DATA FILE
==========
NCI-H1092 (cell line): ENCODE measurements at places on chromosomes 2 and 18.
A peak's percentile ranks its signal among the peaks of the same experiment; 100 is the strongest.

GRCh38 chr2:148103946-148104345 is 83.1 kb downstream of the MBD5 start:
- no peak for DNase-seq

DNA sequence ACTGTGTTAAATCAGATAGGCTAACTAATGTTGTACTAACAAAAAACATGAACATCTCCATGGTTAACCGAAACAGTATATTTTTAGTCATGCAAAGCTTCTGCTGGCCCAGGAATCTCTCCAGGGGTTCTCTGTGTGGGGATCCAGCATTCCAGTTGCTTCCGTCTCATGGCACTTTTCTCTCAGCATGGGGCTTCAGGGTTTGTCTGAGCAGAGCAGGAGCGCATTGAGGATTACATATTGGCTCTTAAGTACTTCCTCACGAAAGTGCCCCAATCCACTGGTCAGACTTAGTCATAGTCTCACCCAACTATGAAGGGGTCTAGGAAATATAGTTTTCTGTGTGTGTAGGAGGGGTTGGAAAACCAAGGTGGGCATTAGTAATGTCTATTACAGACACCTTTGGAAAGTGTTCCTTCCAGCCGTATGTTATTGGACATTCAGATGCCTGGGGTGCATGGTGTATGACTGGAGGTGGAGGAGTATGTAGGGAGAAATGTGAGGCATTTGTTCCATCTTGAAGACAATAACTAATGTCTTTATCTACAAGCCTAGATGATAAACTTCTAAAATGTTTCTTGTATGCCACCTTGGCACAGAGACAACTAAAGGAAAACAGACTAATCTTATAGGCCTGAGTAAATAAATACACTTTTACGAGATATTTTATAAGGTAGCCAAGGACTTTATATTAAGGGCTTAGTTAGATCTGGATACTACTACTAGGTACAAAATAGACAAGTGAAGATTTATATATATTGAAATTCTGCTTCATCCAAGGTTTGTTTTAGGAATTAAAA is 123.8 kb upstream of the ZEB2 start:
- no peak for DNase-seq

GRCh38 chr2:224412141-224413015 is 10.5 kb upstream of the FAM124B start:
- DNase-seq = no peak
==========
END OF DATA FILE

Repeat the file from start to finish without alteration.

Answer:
NCI-H1092 (cell line): ENCODE measurements at places on chromosomes 2 and 18.
A peak's percentile ranks its signal among the peaks of the same experiment; 100 is the strongest.

GRCh38 chr2:148103946-148104345 is 83.1 kb downstream of the MBD5 start:
- no peak for DNase-seq

DNA sequence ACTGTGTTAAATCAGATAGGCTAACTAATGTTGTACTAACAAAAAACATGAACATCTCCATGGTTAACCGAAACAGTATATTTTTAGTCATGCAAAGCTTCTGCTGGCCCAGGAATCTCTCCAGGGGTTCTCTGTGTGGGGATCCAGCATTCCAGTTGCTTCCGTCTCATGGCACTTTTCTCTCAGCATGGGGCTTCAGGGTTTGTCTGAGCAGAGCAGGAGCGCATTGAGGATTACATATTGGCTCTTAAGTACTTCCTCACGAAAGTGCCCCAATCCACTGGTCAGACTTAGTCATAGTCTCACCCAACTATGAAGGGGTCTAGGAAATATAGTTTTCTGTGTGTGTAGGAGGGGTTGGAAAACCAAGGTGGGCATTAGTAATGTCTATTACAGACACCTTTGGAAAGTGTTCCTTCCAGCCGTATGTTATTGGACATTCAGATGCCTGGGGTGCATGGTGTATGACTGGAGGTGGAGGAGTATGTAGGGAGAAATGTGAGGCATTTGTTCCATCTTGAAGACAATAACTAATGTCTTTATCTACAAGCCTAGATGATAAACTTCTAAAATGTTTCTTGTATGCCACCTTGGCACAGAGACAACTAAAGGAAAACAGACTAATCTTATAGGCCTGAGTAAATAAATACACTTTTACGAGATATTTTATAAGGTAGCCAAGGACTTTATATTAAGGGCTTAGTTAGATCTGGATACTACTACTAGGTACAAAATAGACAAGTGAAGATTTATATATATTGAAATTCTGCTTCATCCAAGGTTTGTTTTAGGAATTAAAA is 123.8 kb upstream of the ZEB2 start:
- no peak for DNase-seq

GRCh38 chr2:224412141-224413015 is 10.5 kb upstream of the FAM124B start:
- DNase-seq = no peak